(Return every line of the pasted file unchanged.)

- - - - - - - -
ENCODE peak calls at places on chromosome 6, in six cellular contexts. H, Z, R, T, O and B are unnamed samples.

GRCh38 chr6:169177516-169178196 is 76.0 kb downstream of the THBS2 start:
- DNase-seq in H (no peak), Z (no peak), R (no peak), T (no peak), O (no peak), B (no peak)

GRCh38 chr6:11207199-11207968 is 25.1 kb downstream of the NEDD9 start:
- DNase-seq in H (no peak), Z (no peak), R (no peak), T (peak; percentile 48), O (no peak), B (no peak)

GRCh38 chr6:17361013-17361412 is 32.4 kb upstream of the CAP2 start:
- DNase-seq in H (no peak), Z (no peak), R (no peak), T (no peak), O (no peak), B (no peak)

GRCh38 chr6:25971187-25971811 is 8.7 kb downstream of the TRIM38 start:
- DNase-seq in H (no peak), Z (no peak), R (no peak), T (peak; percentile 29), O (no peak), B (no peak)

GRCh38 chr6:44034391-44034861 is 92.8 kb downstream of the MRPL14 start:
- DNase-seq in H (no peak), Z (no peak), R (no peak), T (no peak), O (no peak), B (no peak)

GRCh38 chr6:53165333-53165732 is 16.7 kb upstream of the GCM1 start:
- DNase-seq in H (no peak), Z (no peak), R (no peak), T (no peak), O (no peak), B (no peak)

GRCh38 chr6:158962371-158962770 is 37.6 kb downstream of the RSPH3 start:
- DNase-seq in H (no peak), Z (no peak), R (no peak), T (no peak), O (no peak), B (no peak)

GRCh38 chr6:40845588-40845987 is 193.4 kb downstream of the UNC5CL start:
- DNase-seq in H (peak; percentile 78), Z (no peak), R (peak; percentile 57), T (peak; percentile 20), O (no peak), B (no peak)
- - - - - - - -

ENCODE peak calls at places on chromosome 6, in six cellular contexts. H, Z, R, T, O and B are unnamed samples.

GRCh38 chr6:169177516-169178196 is 76.0 kb downstream of the THBS2 start:
- DNase-seq in H (no peak), Z (no peak), R (no peak), T (no peak), O (no peak), B (no peak)

GRCh38 chr6:11207199-11207968 is 25.1 kb downstream of the NEDD9 start:
- DNase-seq in H (no peak), Z (no peak), R (no peak), T (peak; percentile 48), O (no peak), B (no peak)

GRCh38 chr6:17361013-17361412 is 32.4 kb upstream of the CAP2 start:
- DNase-seq in H (no peak), Z (no peak), R (no peak), T (no peak), O (no peak), B (no peak)

GRCh38 chr6:25971187-25971811 is 8.7 kb downstream of the TRIM38 start:
- DNase-seq in H (no peak), Z (no peak), R (no peak), T (peak; percentile 29), O (no peak), B (no peak)

GRCh38 chr6:44034391-44034861 is 92.8 kb downstream of the MRPL14 start:
- DNase-seq in H (no peak), Z (no peak), R (no peak), T (no peak), O (no peak), B (no peak)

GRCh38 chr6:53165333-53165732 is 16.7 kb upstream of the GCM1 start:
- DNase-seq in H (no peak), Z (no peak), R (no peak), T (no peak), O (no peak), B (no peak)

GRCh38 chr6:158962371-158962770 is 37.6 kb downstream of the RSPH3 start:
- DNase-seq in H (no peak), Z (no peak), R (no peak), T (no peak), O (no peak), B (no peak)

GRCh38 chr6:40845588-40845987 is 193.4 kb downstream of the UNC5CL start:
- DNase-seq in H (peak; percentile 78), Z (no peak), R (peak; percentile 57), T (peak; percentile 20), O (no peak), B (no peak)